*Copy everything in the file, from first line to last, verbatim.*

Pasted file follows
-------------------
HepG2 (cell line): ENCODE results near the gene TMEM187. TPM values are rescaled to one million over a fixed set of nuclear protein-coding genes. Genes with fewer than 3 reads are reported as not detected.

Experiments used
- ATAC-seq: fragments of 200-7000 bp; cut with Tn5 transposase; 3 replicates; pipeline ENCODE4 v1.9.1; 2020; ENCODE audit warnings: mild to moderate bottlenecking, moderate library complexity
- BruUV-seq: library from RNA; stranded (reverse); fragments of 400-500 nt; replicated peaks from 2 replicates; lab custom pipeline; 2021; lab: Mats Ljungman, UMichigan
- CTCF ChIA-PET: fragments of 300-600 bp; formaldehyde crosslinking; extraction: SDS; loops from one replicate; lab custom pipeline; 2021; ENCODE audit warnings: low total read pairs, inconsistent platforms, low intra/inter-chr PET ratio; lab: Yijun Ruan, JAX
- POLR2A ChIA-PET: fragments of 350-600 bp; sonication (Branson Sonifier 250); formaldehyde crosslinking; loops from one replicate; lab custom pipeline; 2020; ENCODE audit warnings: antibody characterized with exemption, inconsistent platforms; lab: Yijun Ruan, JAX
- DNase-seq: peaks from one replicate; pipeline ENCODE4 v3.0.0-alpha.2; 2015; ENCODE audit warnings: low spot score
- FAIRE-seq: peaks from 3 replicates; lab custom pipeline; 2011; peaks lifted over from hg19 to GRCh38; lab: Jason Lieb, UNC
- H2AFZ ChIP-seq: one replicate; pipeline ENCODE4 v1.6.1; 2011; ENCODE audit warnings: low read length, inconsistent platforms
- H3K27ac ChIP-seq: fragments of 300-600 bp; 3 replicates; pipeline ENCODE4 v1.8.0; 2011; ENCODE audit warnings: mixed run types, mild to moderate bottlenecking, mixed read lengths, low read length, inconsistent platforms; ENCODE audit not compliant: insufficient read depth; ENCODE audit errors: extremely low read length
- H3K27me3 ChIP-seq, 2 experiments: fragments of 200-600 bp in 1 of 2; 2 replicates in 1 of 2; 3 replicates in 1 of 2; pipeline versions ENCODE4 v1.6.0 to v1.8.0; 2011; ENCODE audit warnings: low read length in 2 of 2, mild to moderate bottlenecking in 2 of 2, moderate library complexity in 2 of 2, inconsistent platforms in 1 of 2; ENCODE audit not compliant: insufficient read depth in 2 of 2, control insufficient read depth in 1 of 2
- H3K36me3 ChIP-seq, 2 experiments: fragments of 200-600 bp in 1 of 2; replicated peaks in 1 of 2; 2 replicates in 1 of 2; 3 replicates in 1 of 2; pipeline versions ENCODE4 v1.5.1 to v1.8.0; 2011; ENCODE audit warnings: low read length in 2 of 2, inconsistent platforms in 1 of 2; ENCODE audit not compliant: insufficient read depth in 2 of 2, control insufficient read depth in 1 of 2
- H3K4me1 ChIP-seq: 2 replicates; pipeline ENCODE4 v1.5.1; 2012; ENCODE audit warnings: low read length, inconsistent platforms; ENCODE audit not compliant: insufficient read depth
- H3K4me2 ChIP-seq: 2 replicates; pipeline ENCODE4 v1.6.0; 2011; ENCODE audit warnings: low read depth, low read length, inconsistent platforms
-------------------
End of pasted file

HepG2 (cell line): ENCODE results near the gene TMEM187. TPM values are rescaled to one million over a fixed set of nuclear protein-coding genes. Genes with fewer than 3 reads are reported as not detected.

Experiments used
- ATAC-seq: fragments of 200-7000 bp; cut with Tn5 transposase; 3 replicates; pipeline ENCODE4 v1.9.1; 2020; ENCODE audit warnings: mild to moderate bottlenecking, moderate library complexity
- BruUV-seq: library from RNA; stranded (reverse); fragments of 400-500 nt; replicated peaks from 2 replicates; lab custom pipeline; 2021; lab: Mats Ljungman, UMichigan
- CTCF ChIA-PET: fragments of 300-600 bp; formaldehyde crosslinking; extraction: SDS; loops from one replicate; lab custom pipeline; 2021; ENCODE audit warnings: low total read pairs, inconsistent platforms, low intra/inter-chr PET ratio; lab: Yijun Ruan, JAX
- POLR2A ChIA-PET: fragments of 350-600 bp; sonication (Branson Sonifier 250); formaldehyde crosslinking; loops from one replicate; lab custom pipeline; 2020; ENCODE audit warnings: antibody characterized with exemption, inconsistent platforms; lab: Yijun Ruan, JAX
- DNase-seq: peaks from one replicate; pipeline ENCODE4 v3.0.0-alpha.2; 2015; ENCODE audit warnings: low spot score
- FAIRE-seq: peaks from 3 replicates; lab custom pipeline; 2011; peaks lifted over from hg19 to GRCh38; lab: Jason Lieb, UNC
- H2AFZ ChIP-seq: one replicate; pipeline ENCODE4 v1.6.1; 2011; ENCODE audit warnings: low read length, inconsistent platforms
- H3K27ac ChIP-seq: fragments of 300-600 bp; 3 replicates; pipeline ENCODE4 v1.8.0; 2011; ENCODE audit warnings: mixed run types, mild to moderate bottlenecking, mixed read lengths, low read length, inconsistent platforms; ENCODE audit not compliant: insufficient read depth; ENCODE audit errors: extremely low read length
- H3K27me3 ChIP-seq, 2 experiments: fragments of 200-600 bp in 1 of 2; 2 replicates in 1 of 2; 3 replicates in 1 of 2; pipeline versions ENCODE4 v1.6.0 to v1.8.0; 2011; ENCODE audit warnings: low read length in 2 of 2, mild to moderate bottlenecking in 2 of 2, moderate library complexity in 2 of 2, inconsistent platforms in 1 of 2; ENCODE audit not compliant: insufficient read depth in 2 of 2, control insufficient read depth in 1 of 2
- H3K36me3 ChIP-seq, 2 experiments: fragments of 200-600 bp in 1 of 2; replicated peaks in 1 of 2; 2 replicates in 1 of 2; 3 replicates in 1 of 2; pipeline versions ENCODE4 v1.5.1 to v1.8.0; 2011; ENCODE audit warnings: low read length in 2 of 2, inconsistent platforms in 1 of 2; ENCODE audit not compliant: insufficient read depth in 2 of 2, control insufficient read depth in 1 of 2
- H3K4me1 ChIP-seq: 2 replicates; pipeline ENCODE4 v1.5.1; 2012; ENCODE audit warnings: low read length, inconsistent platforms; ENCODE audit not compliant: insufficient read depth
- H3K4me2 ChIP-seq: 2 replicates; pipeline ENCODE4 v1.6.0; 2011; ENCODE audit warnings: low read depth, low read length, inconsistent platforms